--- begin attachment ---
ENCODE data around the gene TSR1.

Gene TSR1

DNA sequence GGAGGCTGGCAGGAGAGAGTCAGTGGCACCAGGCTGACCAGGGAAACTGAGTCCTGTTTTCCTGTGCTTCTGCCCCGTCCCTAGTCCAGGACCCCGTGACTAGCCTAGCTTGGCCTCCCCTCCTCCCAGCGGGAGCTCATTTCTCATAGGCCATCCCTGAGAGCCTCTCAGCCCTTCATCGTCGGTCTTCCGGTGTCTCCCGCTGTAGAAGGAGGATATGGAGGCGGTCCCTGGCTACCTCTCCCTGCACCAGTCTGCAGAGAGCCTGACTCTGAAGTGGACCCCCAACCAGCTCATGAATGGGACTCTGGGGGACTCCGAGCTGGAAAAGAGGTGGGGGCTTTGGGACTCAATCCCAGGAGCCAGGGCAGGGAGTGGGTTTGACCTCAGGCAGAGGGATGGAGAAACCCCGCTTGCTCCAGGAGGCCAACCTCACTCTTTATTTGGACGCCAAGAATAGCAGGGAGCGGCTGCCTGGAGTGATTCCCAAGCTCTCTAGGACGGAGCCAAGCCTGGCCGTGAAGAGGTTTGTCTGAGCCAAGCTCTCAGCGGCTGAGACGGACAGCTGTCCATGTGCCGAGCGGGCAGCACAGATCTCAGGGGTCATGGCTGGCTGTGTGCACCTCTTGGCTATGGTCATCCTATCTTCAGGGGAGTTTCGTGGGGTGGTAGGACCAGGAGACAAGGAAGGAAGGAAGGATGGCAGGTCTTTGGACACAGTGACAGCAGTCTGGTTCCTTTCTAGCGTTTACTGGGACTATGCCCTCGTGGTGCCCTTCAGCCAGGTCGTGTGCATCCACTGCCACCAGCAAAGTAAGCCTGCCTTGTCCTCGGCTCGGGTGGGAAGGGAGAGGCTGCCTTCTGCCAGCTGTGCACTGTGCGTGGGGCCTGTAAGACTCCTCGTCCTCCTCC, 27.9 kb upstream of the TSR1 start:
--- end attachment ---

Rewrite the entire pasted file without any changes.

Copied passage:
ENCODE data around the gene TSR1.

Gene TSR1

DNA sequence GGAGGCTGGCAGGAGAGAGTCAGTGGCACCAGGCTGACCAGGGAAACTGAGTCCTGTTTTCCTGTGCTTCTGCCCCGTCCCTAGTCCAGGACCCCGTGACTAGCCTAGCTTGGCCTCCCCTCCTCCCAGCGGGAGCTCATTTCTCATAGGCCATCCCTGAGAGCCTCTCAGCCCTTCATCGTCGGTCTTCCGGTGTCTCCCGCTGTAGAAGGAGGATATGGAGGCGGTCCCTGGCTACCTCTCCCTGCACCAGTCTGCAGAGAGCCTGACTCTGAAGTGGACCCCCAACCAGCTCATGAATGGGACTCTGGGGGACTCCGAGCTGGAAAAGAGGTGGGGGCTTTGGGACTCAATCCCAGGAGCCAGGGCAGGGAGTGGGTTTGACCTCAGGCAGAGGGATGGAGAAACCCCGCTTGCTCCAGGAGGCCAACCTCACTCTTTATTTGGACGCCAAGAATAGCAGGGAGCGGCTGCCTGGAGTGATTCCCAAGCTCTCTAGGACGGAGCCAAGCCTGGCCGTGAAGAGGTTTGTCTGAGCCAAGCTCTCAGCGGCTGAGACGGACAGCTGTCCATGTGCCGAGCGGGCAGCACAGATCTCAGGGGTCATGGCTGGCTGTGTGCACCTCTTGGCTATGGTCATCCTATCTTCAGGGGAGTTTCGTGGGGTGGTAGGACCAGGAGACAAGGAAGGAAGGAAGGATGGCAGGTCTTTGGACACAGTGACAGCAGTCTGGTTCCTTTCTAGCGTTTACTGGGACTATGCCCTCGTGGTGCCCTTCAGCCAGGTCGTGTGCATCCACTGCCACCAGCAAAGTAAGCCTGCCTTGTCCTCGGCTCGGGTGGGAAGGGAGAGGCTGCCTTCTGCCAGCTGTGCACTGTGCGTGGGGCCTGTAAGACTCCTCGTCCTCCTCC, 27.9 kb upstream of the TSR1 start: